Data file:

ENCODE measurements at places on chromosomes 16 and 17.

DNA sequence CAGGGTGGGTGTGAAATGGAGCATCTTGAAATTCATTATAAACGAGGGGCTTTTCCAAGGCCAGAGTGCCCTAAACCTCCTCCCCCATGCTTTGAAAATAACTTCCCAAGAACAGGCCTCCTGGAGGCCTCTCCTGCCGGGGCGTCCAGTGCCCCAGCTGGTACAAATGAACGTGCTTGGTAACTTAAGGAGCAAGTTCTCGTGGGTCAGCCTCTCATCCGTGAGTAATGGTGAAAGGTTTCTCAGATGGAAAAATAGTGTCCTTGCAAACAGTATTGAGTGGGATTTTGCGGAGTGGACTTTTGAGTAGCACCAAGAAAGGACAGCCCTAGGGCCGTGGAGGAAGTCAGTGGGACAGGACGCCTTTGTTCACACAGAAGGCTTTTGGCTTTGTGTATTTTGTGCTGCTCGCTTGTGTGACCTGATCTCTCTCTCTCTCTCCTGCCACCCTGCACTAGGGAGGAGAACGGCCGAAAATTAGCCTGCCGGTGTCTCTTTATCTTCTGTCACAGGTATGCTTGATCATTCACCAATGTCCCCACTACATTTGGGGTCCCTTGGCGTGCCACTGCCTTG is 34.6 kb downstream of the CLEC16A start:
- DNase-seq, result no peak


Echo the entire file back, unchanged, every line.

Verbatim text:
ENCODE measurements at places on chromosomes 16 and 17.

DNA sequence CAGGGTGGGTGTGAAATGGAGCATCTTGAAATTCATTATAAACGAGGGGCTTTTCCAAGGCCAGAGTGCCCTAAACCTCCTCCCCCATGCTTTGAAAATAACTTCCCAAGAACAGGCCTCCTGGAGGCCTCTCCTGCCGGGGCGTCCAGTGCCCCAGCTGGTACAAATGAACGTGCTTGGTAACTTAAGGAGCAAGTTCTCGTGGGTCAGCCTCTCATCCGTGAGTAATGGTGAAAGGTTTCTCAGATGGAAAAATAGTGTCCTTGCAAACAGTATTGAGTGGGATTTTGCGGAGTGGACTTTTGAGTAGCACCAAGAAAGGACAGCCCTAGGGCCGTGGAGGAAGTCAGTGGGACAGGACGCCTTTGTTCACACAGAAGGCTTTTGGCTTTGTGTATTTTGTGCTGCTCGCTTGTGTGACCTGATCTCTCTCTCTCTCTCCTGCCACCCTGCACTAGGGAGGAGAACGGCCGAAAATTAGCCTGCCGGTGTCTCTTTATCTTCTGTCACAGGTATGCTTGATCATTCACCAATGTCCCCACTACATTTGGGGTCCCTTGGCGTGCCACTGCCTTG is 34.6 kb downstream of the CLEC16A start:
- DNase-seq, result no peak